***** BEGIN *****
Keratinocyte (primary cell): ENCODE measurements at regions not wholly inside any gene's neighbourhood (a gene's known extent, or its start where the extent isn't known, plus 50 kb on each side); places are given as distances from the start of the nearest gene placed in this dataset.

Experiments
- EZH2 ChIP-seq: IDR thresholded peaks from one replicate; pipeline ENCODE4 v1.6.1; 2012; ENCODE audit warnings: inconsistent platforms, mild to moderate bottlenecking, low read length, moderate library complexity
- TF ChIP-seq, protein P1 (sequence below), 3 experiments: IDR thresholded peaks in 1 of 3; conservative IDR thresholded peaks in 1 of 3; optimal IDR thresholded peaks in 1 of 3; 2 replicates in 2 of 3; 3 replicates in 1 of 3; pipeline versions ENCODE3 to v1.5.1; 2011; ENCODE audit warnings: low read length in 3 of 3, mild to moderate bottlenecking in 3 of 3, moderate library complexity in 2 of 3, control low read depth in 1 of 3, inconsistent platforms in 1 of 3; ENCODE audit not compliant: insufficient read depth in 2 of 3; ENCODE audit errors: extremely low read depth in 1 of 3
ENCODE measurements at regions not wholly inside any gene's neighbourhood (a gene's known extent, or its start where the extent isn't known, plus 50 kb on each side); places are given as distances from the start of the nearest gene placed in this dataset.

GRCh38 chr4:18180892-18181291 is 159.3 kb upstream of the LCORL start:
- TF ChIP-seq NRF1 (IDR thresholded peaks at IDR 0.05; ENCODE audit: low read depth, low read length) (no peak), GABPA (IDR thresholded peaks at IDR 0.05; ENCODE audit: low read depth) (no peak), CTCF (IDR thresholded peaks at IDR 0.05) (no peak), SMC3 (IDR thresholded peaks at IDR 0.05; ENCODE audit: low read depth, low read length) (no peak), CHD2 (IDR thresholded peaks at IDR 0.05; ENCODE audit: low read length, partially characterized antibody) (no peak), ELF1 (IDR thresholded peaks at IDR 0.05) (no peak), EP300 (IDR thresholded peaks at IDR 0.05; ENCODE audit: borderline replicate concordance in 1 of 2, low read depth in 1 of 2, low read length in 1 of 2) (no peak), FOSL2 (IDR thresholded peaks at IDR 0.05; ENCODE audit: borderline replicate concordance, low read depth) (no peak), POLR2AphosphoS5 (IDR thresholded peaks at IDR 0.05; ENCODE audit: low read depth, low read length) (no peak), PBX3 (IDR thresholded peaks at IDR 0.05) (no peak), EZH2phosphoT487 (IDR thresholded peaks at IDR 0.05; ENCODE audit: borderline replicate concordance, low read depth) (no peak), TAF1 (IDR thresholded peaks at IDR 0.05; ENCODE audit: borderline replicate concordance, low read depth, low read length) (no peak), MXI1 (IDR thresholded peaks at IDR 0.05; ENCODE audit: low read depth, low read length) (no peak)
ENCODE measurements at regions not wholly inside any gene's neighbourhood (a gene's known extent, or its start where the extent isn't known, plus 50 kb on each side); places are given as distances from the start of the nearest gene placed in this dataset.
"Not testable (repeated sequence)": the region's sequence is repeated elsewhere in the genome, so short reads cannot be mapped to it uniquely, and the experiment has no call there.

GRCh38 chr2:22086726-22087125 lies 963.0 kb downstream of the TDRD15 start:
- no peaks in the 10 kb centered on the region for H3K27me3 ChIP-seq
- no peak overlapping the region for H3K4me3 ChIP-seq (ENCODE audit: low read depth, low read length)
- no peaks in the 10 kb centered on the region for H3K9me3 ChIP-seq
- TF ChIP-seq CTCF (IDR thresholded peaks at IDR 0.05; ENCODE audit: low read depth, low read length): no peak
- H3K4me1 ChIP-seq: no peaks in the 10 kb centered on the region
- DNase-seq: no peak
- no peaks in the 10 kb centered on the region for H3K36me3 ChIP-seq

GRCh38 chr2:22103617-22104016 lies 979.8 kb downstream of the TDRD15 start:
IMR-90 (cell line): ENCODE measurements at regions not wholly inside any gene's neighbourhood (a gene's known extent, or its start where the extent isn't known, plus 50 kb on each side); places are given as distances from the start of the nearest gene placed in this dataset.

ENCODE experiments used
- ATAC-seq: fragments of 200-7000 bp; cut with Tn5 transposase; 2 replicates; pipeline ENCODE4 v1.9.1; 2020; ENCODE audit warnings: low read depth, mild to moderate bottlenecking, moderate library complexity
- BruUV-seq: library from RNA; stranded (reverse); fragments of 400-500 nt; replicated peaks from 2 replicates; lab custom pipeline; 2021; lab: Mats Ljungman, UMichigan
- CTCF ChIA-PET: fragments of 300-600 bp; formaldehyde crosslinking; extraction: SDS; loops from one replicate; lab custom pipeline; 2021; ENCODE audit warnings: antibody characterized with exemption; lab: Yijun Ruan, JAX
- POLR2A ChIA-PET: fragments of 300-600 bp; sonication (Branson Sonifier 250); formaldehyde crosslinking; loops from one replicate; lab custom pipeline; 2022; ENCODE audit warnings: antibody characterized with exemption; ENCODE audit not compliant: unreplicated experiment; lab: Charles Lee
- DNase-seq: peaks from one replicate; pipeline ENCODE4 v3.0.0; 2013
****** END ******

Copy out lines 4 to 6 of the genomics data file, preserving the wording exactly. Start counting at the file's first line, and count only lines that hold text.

- TF ChIP-seq, protein P1 (sequence below), 3 experiments: IDR thresholded peaks in 1 of 3; conservative IDR thresholded peaks in 1 of 3; optimal IDR thresholded peaks in 1 of 3; 2 replicates in 2 of 3; 3 replicates in 1 of 3; pipeline versions ENCODE3 to v1.5.1; 2011; ENCODE audit warnings: low read length in 3 of 3, mild to moderate bottlenecking in 3 of 3, moderate library complexity in 2 of 3, control low read depth in 1 of 3, inconsistent platforms in 1 of 3; ENCODE audit not compliant: insufficient read depth in 2 of 3; ENCODE audit errors: extremely low read depth in 1 of 3
ENCODE measurements at regions not wholly inside any gene's neighbourhood (a gene's known extent, or its start where the extent isn't known, plus 50 kb on each side); places are given as distances from the start of the nearest gene placed in this dataset.

GRCh38 chr4:18180892-18181291 is 159.3 kb upstream of the LCORL start: